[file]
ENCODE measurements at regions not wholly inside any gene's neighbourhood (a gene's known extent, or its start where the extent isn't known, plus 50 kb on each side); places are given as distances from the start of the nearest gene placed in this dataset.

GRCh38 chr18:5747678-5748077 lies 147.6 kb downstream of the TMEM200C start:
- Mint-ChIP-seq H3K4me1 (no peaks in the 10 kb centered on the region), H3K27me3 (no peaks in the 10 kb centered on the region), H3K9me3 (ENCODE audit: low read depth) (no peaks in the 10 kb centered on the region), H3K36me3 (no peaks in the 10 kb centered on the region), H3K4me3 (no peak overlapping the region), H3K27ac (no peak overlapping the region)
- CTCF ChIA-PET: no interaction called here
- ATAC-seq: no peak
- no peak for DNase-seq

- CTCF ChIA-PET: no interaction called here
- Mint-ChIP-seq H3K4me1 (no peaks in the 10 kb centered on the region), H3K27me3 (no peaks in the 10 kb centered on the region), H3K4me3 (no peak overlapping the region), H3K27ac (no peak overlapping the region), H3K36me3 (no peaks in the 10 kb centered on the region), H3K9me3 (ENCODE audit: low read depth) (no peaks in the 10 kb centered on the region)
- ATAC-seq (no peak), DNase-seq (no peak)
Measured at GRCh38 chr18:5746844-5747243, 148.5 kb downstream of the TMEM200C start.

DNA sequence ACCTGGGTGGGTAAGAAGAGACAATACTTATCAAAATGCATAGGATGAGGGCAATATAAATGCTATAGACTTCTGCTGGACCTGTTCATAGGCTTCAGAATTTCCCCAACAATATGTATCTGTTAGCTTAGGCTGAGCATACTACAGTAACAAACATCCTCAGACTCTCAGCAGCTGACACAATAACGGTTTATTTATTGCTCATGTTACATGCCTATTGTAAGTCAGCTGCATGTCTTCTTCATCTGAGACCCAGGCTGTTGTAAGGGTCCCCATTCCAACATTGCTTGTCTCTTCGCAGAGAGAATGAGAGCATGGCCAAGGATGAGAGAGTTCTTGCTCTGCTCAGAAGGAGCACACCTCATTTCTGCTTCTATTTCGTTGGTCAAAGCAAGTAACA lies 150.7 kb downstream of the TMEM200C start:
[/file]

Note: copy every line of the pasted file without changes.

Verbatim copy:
ENCODE measurements at regions not wholly inside any gene's neighbourhood (a gene's known extent, or its start where the extent isn't known, plus 50 kb on each side); places are given as distances from the start of the nearest gene placed in this dataset.

GRCh38 chr18:5747678-5748077 lies 147.6 kb downstream of the TMEM200C start:
- Mint-ChIP-seq H3K4me1 (no peaks in the 10 kb centered on the region), H3K27me3 (no peaks in the 10 kb centered on the region), H3K9me3 (ENCODE audit: low read depth) (no peaks in the 10 kb centered on the region), H3K36me3 (no peaks in the 10 kb centered on the region), H3K4me3 (no peak overlapping the region), H3K27ac (no peak overlapping the region)
- CTCF ChIA-PET: no interaction called here
- ATAC-seq: no peak
- no peak for DNase-seq

- CTCF ChIA-PET: no interaction called here
- Mint-ChIP-seq H3K4me1 (no peaks in the 10 kb centered on the region), H3K27me3 (no peaks in the 10 kb centered on the region), H3K4me3 (no peak overlapping the region), H3K27ac (no peak overlapping the region), H3K36me3 (no peaks in the 10 kb centered on the region), H3K9me3 (ENCODE audit: low read depth) (no peaks in the 10 kb centered on the region)
- ATAC-seq (no peak), DNase-seq (no peak)
Measured at GRCh38 chr18:5746844-5747243, 148.5 kb downstream of the TMEM200C start.

DNA sequence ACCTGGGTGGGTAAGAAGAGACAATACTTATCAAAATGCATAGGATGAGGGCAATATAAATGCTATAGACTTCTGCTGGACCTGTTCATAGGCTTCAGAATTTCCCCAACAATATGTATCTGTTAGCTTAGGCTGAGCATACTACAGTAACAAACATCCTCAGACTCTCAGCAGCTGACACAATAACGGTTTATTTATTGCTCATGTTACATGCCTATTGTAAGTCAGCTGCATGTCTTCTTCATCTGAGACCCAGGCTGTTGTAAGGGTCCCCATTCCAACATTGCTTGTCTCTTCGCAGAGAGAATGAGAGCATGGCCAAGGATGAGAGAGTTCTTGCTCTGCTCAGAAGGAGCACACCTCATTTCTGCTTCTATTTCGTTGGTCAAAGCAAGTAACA lies 150.7 kb downstream of the TMEM200C start: